The array was fabricated using optical lithography, metal deposition, and lift-off techniques. It consists of a 2 × 2 cm2 2D square lattice of gold rods with a lattice constant of 300 μm. The particles in the unit cell are formed by two 100 nm thick gold rods with different lateral dimensions. The “long” rod has a length and a width of 200 μm and 40 μm, respectively; while the “short” rod is 125 μm long and 60 μm wide. The difference in length of the two rods will lead to different natural frequencies when illuminated with polarized THz radiation along their long axes. The widths of the two types of rods are different to ensure that the volume and surface coverage are the same, making their off-resonance polarizability in first approximation similar. The λ/2 resonances of the long and short resonators are designed to be frequency detuned and resonant at approximately 0.4 and 0.5 THz, respectively, when deposited on a medium of refractive index 2.1 (i.e., quartz). The center-to-center distance between rods is 150 μm, making the array highly symmetrical. This sample design was based on a previous study.23
For our experiments, graphene has been grown using chemical vapor deposition (CVD)42 and transferred onto the array of detuned resonators with a 300 nm thick PMMA substrate.43 The transfer is carried out such that the PMMA is located between the gold rods and the graphene, acting as an insulating layer. The layer of PMMA on its own has no significant effect on the THz transmission. A dark-field optical microscope image of the sample is shown in Fig. 1. This image shows the edge between the bare (left) and graphene covered (right) part of the array. The edge between the covered and uncovered parts of the sample is defined by the transfer process and was created on purpose to enable reference measurements with and without graphene on the same sample. The PMMA layer with the graphene monolayer on top shows a high density of cracks close to the edges, as can be appreciated by the turbid image in Fig. 1. This optical contrast is caused by the thicker PMMA at the edges leading to the formation of these cracks. Further away from the edge, the image is more clear and the graphene is uniform, showing no signs of cracks. The measurements shown in this manuscript have been obtained at least 15 unit cells away from the graphene edges.
B. Far-field transmittance
The far-field transmittance spectra of the samples were measured with a THz time-domain spectrometer that records the THz transient as it passes through the sample and is Fourier transformed to get transmission spectra. The setup consists of a photoconductive antenna and a photoconductive switch separated by lenses in a 4-f configuration (see the inset of Fig. 2). The polarization of the incident THz radiation is oriented along the long axis of the resonators (vertical in Fig. 1). These measurements are shown in Fig. 2 for the bare (blue curve) and graphene covered (red curve) arrays of detuned resonators. The far-field measurements are referenced to a quartz substrate to obtain the transmittance.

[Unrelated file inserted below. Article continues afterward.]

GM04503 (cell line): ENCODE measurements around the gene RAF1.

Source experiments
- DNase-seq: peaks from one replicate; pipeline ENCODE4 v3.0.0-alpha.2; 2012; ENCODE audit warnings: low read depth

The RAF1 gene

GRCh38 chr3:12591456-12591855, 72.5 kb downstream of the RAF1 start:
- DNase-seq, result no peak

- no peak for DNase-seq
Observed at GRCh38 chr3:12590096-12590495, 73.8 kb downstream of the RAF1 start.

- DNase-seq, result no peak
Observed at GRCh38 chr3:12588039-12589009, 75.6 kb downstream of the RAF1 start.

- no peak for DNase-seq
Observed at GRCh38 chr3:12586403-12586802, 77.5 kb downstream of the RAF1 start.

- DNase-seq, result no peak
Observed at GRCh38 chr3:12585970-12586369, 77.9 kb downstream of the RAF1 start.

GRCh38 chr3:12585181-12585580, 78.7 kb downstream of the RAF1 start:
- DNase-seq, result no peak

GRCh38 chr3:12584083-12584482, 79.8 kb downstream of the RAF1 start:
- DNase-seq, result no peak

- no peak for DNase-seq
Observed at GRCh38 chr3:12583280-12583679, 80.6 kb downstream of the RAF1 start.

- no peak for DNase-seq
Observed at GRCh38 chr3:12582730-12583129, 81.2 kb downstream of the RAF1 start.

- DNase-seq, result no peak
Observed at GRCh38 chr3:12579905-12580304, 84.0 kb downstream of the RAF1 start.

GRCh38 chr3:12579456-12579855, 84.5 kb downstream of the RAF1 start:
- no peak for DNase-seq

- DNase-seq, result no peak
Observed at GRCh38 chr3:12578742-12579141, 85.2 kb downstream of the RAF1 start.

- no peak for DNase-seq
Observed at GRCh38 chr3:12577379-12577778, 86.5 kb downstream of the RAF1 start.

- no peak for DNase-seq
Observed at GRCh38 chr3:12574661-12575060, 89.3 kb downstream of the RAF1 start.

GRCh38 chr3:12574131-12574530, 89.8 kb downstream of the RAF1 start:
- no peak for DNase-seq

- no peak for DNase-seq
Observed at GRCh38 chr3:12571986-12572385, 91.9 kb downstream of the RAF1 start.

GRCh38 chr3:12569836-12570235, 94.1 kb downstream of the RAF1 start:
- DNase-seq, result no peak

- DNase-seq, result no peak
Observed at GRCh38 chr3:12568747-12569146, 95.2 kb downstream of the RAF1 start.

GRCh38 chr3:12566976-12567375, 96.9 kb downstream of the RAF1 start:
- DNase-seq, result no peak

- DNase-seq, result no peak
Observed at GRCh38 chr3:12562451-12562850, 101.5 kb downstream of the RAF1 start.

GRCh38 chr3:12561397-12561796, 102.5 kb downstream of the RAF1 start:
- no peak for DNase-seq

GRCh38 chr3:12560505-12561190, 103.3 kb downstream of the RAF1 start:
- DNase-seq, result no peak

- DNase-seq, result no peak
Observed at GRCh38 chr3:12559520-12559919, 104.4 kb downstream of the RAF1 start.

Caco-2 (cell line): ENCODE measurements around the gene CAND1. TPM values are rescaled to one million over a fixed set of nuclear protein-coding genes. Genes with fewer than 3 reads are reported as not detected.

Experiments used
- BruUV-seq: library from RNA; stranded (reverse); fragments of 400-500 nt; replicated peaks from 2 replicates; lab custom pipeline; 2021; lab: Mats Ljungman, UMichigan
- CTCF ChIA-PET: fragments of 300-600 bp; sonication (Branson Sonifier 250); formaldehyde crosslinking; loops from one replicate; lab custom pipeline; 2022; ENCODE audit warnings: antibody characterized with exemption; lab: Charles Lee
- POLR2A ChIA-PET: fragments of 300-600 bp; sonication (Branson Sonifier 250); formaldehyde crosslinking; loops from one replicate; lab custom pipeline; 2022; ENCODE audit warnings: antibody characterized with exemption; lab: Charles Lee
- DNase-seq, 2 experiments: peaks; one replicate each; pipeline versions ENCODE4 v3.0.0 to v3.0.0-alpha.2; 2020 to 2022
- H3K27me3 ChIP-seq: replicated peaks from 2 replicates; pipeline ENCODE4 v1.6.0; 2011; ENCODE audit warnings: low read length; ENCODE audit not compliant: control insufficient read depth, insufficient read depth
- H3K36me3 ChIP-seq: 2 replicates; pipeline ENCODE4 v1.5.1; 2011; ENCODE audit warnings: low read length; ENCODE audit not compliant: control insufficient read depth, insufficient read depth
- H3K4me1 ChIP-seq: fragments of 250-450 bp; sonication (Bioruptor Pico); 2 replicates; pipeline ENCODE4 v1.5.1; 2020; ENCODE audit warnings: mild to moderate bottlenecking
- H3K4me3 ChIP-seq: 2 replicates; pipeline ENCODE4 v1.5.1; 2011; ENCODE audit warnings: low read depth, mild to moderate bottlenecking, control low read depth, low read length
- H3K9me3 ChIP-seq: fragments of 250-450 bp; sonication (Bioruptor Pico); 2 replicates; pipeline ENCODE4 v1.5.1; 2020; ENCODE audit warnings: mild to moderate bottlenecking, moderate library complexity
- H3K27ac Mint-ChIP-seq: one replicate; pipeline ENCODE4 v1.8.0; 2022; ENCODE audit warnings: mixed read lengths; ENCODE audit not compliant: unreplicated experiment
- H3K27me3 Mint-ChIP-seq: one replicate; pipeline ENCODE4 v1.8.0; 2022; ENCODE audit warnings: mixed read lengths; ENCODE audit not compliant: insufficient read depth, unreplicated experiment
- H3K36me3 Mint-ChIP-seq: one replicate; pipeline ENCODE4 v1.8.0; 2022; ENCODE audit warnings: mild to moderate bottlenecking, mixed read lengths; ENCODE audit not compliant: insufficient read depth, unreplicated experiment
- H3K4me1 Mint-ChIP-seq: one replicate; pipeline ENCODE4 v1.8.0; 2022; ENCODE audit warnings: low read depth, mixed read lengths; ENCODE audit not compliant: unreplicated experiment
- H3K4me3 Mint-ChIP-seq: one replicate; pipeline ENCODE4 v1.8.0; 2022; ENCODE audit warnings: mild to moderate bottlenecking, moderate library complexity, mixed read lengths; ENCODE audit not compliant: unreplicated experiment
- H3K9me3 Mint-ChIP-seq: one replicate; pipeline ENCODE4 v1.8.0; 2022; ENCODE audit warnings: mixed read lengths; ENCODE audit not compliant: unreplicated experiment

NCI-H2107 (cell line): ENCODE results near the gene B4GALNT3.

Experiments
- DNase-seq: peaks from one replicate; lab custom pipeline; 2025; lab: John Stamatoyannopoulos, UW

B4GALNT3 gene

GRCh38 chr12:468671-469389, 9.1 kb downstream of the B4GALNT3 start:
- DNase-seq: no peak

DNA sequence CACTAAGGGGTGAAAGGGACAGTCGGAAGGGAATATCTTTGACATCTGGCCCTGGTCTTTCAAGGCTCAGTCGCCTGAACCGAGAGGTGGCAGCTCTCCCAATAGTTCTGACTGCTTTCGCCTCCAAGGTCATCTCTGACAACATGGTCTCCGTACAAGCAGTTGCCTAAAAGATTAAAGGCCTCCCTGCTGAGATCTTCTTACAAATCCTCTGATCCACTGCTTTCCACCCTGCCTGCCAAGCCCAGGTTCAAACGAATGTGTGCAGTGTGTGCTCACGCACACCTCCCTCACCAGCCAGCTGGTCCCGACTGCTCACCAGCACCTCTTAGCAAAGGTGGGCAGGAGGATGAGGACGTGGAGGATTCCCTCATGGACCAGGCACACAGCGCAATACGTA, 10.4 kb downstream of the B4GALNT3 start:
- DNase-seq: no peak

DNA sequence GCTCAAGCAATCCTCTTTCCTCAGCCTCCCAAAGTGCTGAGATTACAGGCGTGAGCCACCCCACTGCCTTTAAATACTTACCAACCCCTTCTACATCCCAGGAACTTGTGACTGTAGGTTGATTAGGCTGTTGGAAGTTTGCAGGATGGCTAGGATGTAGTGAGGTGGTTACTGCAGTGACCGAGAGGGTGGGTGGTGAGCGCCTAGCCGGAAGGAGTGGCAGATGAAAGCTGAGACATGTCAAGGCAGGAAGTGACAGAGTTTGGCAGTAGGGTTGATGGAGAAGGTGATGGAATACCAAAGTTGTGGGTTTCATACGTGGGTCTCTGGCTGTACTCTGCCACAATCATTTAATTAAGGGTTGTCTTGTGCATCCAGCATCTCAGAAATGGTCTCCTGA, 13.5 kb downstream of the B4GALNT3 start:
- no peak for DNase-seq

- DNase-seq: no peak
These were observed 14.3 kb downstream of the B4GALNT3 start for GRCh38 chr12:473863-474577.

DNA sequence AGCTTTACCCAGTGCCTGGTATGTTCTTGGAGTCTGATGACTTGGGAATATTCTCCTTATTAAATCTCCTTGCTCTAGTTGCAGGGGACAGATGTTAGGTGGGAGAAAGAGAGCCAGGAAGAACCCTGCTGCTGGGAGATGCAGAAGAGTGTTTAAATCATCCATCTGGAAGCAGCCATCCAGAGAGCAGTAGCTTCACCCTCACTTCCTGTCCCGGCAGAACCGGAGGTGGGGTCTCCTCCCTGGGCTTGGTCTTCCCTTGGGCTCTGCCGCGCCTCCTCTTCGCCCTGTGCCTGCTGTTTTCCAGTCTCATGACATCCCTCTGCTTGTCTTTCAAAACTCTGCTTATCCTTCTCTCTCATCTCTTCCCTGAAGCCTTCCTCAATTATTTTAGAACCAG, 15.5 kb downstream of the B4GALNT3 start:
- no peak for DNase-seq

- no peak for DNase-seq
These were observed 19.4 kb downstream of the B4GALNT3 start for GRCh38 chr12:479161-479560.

The bare array shows a minimum in transmittance at 0.4 THz, followed by a peak in transmittance at 0.45 THz, after which the transmission drops again at 0.5 THz. At 0.4 THz, the transmittance vanishes because predominantly the long rods are resonant with the incident THz field, as will be illustrated later by near-field measurements. At this frequency, the radiation is efficiently scattered by the long rods into the array, exciting a SLR. Similarly, at 0.5 THz, the short rods are predominately resonant with the incident radiation, thus exciting a SLR through the short rods. At 0.45 THz, both long and short rods react to the incident field but are out-of-phase, creating a mode that is weakly coupled to the far field resulting in a high transmittance. This transmission spectrum, with a sharp and pronounced transparency window at 0.45 THz, in which the transmission reaches almost unity, is produced by the interference between these two SLRs, generated by the short and long rods coupling to each other through the in-plane diffraction supported by the array.23 Transmission through the constituent parts of the array are included in the supplementary material, as shown in Fig. SI.1. It is important to stress that the transparency window at 0.45 THz is generated while the structure is still resonant with the incident field; therefore, this phenomenon is known as diffraction enhanced transparency (DET). DET induces a significant group delay as the THz wave at this frequency is scattered in the plane of the array before coupling out into the forward direction.23,44